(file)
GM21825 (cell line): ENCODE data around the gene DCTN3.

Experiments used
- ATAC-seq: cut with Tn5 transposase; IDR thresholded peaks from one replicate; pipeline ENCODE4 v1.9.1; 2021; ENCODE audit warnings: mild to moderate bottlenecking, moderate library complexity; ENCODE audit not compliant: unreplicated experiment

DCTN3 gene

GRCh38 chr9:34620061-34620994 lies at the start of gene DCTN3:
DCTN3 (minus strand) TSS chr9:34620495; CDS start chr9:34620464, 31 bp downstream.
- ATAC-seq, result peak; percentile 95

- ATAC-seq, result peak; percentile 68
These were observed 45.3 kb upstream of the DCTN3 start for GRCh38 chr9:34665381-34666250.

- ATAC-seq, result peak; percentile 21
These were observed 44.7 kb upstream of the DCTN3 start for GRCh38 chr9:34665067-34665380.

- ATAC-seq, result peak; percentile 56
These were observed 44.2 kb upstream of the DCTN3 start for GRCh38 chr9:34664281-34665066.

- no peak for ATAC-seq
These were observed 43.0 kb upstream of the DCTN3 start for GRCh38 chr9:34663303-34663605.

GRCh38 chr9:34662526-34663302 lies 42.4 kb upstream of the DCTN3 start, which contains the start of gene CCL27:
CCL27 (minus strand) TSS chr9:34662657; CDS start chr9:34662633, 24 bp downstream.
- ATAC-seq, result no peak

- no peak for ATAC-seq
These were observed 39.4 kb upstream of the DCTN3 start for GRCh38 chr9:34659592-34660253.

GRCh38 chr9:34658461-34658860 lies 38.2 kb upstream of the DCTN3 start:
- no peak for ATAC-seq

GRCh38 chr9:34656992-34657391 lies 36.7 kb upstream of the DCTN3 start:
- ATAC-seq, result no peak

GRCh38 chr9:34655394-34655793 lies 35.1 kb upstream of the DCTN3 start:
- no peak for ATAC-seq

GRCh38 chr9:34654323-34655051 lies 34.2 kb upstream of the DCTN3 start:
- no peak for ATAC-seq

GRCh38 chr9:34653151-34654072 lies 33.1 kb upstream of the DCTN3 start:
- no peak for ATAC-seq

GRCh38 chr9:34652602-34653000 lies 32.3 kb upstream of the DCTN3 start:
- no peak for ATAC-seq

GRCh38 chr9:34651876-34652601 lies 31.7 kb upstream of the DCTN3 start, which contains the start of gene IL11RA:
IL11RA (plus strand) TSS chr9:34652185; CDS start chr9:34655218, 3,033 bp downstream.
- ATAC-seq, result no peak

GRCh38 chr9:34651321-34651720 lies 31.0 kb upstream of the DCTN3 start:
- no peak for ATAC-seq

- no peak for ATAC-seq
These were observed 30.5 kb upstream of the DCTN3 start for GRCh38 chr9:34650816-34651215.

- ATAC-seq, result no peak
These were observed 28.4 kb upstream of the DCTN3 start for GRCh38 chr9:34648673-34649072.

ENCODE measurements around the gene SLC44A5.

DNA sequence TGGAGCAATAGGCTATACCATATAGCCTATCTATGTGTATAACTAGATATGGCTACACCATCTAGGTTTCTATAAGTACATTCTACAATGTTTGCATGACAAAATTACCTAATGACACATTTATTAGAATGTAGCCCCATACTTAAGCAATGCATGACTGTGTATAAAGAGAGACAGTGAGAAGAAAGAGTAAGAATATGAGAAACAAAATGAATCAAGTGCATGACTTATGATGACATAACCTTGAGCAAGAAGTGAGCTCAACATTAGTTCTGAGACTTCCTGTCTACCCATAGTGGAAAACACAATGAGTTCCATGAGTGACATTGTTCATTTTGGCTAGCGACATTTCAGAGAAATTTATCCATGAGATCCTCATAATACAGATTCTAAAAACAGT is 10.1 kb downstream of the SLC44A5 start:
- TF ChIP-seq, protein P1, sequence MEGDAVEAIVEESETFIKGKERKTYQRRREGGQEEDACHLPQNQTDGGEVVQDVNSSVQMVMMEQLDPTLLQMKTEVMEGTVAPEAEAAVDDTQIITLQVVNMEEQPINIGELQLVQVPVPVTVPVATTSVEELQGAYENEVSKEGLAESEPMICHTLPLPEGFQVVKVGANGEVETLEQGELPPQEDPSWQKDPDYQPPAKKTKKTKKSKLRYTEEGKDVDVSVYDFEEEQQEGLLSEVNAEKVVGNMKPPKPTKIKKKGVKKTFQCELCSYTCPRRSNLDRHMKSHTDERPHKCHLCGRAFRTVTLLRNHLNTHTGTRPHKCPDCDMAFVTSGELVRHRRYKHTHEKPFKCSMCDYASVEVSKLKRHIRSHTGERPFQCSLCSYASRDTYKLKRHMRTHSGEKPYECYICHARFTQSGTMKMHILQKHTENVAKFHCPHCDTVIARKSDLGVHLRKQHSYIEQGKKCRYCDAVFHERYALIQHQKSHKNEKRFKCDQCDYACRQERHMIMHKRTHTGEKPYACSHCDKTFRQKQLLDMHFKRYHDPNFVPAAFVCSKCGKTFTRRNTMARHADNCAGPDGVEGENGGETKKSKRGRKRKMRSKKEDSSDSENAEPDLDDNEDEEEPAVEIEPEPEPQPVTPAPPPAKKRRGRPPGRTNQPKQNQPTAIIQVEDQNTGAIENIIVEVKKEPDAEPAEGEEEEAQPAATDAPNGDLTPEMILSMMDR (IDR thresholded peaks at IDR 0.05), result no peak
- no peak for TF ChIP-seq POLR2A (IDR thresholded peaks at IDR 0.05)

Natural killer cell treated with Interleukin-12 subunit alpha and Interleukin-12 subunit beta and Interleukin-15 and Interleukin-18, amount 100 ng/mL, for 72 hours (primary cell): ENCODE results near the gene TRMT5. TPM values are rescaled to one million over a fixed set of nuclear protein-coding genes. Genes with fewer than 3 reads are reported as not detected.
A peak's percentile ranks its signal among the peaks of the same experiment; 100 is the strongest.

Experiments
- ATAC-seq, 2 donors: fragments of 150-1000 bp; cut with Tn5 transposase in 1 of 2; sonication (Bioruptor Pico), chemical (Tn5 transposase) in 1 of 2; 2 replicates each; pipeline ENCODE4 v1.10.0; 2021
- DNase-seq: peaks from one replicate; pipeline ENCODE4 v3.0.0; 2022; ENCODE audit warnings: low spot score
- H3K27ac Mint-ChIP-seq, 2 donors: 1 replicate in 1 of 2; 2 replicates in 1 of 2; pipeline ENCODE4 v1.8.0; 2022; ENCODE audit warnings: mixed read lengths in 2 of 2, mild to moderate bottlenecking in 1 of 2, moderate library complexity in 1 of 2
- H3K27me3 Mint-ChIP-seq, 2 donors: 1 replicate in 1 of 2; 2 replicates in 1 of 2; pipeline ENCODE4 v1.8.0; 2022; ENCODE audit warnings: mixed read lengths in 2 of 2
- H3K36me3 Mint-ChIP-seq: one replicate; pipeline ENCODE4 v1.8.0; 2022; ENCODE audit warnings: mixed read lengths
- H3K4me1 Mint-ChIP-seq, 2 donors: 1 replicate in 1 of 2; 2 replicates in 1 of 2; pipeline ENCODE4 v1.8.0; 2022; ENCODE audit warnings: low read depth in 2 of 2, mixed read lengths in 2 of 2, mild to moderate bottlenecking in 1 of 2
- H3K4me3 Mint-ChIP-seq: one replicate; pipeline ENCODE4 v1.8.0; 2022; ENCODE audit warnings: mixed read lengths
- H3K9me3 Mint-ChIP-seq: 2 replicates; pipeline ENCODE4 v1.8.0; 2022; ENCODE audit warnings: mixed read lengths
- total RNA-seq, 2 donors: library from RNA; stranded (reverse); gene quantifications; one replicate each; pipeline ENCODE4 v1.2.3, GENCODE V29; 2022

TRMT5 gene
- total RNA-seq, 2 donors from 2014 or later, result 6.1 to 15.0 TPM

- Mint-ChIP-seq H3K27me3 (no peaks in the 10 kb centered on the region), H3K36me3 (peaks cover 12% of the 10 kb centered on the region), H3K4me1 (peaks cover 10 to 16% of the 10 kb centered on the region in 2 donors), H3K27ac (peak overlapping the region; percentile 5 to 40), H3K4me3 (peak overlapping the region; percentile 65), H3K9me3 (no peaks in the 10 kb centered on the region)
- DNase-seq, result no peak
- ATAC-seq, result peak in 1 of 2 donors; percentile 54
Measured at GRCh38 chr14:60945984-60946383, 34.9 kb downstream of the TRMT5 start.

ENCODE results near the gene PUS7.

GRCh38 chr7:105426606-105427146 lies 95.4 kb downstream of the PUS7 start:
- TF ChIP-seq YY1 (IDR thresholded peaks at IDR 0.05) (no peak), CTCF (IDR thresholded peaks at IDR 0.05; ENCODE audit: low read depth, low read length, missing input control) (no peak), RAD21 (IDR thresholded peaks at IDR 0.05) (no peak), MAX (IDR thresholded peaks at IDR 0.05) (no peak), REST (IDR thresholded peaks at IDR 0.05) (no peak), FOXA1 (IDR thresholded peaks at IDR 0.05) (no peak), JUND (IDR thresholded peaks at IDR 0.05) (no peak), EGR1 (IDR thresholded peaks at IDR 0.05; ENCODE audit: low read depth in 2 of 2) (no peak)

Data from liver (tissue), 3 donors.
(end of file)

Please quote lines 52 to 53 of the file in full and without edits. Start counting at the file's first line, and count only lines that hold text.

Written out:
- H3K27me3 Mint-ChIP-seq, 2 donors: 1 replicate in 1 of 2; 2 replicates in 1 of 2; pipeline ENCODE4 v1.8.0; 2022; ENCODE audit warnings: mixed read lengths in 2 of 2
- H3K36me3 Mint-ChIP-seq: one replicate; pipeline ENCODE4 v1.8.0; 2022; ENCODE audit warnings: mixed read lengths